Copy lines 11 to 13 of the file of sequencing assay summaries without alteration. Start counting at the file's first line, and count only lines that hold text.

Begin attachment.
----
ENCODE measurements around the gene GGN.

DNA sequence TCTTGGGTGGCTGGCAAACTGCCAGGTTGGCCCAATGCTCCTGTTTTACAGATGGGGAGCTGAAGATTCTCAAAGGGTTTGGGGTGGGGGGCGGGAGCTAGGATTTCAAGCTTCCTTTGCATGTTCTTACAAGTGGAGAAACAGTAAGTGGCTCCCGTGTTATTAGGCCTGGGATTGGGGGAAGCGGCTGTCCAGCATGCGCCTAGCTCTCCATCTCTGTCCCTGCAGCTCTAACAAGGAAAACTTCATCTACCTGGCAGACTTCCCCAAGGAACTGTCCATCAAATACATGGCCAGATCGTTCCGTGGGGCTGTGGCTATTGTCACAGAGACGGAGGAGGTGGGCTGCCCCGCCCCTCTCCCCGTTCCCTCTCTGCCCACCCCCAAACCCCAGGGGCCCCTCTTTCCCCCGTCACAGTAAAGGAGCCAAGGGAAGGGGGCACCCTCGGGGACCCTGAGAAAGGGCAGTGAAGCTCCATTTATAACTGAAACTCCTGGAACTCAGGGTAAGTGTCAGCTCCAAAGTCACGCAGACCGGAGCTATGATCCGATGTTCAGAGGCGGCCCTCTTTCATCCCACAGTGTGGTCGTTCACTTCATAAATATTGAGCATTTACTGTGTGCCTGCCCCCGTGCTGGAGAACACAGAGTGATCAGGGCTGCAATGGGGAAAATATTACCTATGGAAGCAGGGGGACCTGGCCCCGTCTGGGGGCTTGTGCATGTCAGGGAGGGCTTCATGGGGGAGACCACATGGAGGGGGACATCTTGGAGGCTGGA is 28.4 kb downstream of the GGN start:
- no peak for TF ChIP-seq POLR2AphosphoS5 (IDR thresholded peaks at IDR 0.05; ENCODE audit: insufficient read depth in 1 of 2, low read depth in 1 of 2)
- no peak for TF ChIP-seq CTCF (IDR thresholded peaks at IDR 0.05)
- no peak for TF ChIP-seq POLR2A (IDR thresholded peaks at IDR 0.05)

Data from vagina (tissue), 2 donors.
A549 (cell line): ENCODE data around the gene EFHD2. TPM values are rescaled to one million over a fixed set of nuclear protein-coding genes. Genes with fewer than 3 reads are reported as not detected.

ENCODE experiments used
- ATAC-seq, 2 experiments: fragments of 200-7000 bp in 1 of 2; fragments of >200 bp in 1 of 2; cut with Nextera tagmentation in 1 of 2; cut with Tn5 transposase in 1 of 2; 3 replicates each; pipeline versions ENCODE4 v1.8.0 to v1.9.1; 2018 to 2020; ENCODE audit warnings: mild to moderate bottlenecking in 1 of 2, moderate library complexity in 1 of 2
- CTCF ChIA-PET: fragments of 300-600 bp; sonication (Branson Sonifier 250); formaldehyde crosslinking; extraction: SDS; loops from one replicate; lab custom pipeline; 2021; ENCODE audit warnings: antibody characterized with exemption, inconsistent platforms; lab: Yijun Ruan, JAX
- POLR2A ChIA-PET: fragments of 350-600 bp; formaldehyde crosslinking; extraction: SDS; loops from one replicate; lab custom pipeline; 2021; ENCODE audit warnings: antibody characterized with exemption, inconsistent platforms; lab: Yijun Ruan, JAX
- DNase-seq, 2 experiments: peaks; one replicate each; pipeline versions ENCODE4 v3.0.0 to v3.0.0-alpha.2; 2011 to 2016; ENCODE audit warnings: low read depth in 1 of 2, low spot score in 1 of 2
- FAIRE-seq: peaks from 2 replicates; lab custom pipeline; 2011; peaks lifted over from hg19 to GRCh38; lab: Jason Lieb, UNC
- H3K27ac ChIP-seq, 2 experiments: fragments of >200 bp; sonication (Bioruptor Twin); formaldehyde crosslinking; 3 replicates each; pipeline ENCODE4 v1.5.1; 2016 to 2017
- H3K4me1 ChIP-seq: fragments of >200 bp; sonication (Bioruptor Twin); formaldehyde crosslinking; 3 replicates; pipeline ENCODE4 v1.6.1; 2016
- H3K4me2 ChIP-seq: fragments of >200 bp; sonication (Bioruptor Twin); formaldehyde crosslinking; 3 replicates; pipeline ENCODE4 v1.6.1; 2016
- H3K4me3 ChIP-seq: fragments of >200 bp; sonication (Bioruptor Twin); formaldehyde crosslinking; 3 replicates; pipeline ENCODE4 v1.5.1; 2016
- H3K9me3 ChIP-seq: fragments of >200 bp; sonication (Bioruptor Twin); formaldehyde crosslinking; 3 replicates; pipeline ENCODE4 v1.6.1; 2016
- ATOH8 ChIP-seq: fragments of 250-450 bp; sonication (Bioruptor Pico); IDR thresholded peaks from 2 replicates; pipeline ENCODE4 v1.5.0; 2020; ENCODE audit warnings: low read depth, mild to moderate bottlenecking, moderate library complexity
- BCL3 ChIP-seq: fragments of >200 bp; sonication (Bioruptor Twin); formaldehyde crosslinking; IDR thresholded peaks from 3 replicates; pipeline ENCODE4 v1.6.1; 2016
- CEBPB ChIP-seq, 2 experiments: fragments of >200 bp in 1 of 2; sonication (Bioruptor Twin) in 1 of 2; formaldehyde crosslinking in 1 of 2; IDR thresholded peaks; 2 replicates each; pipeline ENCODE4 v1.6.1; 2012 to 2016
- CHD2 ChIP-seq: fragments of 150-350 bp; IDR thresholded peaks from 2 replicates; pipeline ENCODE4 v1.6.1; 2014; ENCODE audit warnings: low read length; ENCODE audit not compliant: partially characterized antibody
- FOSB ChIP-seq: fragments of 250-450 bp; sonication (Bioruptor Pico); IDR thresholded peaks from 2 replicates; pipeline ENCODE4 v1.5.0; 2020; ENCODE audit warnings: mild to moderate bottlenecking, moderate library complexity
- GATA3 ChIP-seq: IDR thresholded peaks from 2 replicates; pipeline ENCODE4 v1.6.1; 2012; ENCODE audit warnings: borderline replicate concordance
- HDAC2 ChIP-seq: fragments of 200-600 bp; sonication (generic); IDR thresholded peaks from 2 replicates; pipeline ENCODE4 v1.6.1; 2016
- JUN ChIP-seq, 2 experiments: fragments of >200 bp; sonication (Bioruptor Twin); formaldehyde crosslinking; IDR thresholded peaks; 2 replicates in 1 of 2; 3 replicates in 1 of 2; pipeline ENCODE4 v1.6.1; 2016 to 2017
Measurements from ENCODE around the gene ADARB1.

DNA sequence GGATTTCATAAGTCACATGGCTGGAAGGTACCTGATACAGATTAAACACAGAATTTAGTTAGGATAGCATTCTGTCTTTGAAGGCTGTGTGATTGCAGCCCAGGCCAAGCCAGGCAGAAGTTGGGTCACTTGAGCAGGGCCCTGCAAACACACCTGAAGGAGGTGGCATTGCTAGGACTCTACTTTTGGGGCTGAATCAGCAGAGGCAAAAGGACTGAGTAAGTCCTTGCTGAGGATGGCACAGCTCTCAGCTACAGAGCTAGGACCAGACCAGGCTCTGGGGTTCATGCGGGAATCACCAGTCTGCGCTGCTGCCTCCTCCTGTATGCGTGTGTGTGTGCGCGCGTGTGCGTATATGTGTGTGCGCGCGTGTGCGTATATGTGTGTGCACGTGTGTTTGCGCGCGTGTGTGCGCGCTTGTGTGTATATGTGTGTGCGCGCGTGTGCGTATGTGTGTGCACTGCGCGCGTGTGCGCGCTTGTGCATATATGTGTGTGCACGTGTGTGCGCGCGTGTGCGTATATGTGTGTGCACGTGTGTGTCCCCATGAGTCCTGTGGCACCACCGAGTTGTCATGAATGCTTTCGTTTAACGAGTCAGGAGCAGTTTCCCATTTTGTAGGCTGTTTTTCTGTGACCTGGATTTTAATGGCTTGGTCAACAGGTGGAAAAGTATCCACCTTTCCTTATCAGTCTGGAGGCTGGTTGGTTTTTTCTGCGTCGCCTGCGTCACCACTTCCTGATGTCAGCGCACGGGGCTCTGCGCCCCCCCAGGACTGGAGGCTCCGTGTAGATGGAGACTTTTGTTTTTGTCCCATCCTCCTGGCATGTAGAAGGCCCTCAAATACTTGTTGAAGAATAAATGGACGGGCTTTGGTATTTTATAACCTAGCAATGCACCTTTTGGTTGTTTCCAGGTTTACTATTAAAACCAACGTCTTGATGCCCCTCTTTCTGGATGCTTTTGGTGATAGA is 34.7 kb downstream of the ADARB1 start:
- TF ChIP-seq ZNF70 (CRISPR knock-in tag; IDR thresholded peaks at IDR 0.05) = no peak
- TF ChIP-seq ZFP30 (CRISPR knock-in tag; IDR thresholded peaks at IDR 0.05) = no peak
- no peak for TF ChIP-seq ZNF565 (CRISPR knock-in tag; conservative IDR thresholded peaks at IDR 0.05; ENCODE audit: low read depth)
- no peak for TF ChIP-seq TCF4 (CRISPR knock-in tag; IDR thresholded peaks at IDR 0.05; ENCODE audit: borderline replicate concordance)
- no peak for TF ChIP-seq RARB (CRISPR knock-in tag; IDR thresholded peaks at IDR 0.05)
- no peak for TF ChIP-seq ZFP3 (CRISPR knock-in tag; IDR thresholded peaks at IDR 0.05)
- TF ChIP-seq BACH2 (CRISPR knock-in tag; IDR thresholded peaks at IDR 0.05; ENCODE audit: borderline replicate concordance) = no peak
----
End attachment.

- POLR2A ChIA-PET: fragments of 350-600 bp; formaldehyde crosslinking; extraction: SDS; loops from one replicate; lab custom pipeline; 2021; ENCODE audit warnings: antibody characterized with exemption, inconsistent platforms; lab: Yijun Ruan, JAX
- DNase-seq, 2 experiments: peaks; one replicate each; pipeline versions ENCODE4 v3.0.0 to v3.0.0-alpha.2; 2011 to 2016; ENCODE audit warnings: low read depth in 1 of 2, low spot score in 1 of 2
- FAIRE-seq: peaks from 2 replicates; lab custom pipeline; 2011; peaks lifted over from hg19 to GRCh38; lab: Jason Lieb, UNC